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Fashion (MA)

Molly Bowman

Molly is a maker, mover and muser from Leeds with a specialism in Fashion Knitwear. Her current work exists physically outside of fashion including video, painting and textiles, but concepts remain interwoven to the fashion sphere being closely tied to identity. 

She previously studied Fashion Knitwear and Knitted Textiles at Nottingham Trent University, where she gained a wide breadth of fashion design skills as well as technical knit specific skills. Her skills include design research, adobe suite including; illustrator, photoshop and InDesign, pattern making, knitting on dubieds and domestics as well as developing skills on Shima Seiki and Apex 3 systems. 

Molly has built on her preexisting skills within the Royal College of art by delving into the core of her artistic expression. Striving to carve out a place in an industry which she is aware is already full of innovation. Finding a place which resonates for her, designing carefully, instinctively and with purpose.

Unforeseen for Molly was the extraordinary community she has encountered and surrounded herself with this year – a community that has become the driving force behind her artistic evolution. In her creative practice, she delves fearlessly into the most vulnerable aspects of herself. Without this unwavering support, she would not have had the courage to claim this space for herself. 

Degree Details

School of DesignFashion (MA)KnitwearRCA2023 at Battersea and Kensington

RCA Battersea, Studio Building, Ground and First floors

Mannequin with fabric moulded round in front of bookcase.

Both the acts of making and moving have always underpinned my work and through my Master’s Studies I have undertaken crucial analysis to understand why. Upon self-reflection, I noticed a recurring pattern of engaging in making and moving activities, as well as a strong affinity for repetition. Even as a young child, my playgroup teacher observed my unwavering focus and commitment to repetitive tasks, unlike other easily distracted three-year-olds. In my design work, I often gravitate towards repetitive techniques such as pleating, smocking, and knitting. I find comfort and solace in rewatching films and programs, never tiring of the familiar narratives they offer.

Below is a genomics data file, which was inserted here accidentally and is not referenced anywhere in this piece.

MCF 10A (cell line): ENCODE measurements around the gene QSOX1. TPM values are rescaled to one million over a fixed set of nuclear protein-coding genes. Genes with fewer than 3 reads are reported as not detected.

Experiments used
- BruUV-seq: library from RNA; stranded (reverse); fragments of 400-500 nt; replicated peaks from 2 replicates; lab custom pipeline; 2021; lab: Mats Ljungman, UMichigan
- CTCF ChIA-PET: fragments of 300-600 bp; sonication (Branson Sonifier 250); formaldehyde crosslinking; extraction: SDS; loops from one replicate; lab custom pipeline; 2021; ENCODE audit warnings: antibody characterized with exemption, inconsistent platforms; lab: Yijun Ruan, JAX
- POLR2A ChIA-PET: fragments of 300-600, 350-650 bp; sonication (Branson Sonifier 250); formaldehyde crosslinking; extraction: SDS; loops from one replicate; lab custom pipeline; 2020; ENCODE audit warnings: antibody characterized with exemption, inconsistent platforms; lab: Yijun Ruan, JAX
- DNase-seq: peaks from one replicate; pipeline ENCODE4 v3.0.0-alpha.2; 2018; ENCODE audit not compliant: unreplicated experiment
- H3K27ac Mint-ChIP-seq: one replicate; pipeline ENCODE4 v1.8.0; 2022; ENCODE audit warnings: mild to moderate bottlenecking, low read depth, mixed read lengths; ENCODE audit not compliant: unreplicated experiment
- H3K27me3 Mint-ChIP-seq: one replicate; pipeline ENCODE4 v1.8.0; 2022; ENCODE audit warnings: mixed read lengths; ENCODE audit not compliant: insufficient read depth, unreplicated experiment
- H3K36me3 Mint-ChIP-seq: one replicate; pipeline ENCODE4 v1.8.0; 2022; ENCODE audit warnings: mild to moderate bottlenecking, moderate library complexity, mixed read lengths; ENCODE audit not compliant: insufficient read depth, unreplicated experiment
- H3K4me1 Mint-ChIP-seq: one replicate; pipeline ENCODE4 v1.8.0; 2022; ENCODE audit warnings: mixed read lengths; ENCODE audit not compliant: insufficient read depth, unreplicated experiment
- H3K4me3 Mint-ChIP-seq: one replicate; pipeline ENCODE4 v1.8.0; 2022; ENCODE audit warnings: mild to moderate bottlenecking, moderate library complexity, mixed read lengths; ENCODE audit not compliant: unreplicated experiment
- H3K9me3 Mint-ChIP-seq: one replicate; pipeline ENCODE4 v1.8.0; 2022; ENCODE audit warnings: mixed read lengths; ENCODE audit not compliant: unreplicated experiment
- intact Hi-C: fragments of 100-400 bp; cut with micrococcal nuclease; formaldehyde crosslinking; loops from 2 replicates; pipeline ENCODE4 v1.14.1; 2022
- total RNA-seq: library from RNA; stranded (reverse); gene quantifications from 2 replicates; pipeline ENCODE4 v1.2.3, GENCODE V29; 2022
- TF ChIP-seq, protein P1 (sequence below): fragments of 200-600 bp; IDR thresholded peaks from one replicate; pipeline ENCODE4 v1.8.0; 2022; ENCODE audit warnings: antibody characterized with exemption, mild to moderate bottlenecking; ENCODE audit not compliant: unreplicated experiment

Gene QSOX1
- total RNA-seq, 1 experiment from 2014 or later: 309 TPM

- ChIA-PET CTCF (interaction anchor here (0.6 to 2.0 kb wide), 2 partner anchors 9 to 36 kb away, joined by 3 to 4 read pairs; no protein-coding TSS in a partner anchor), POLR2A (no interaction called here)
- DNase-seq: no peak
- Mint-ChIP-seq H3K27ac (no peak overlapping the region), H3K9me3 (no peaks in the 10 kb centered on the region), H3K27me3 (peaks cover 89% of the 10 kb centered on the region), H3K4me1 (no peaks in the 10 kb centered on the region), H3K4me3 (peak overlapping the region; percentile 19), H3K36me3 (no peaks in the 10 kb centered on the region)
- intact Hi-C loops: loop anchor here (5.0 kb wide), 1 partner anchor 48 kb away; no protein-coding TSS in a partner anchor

My journey into understanding the links between movement and expression began with my BA Dissertation, which explored the empowering potential of physical activity for women and its connection to visual culture. I sensed that my dissertation research held the promise of something truly intriguing. 

Through exploration of the feminine ideal in my practical work and ‘Can Female physical activity ever be empowering without restriction? An exploration into the sexualisation of women’s bodies in Western culture.’  in my BA Dissertation the confines of traditional fashion norms constrained my ability to fully immerse myself in the project, fuelling my decision to pursue further education at the Royal College of Art.

Walking and running, the most primal and repetitive movements, have become my favourite activities. My work has always stemmed from the exploration of the complexities of Feminist practices, John Berger’s stating that ‘men act, and women appear,’ often frequents my mind, ultimately, he concludes that women become the surveyor and ultimately objectify themselves. (Berger, 1972) This combined with Foucault’s theories on freedom being an ontological condition of power, meaning that power only works to motivate us towards set of behaviours because we’re free to choose within a freedom of possibility, showing the constant parameters set for us in current society. (O’Farrell, 2002) Despite comparison being reflexive and not something humans can fight, there is an opportunity here to examine our reasons for acting and how this influence of what we do or think in specific situations.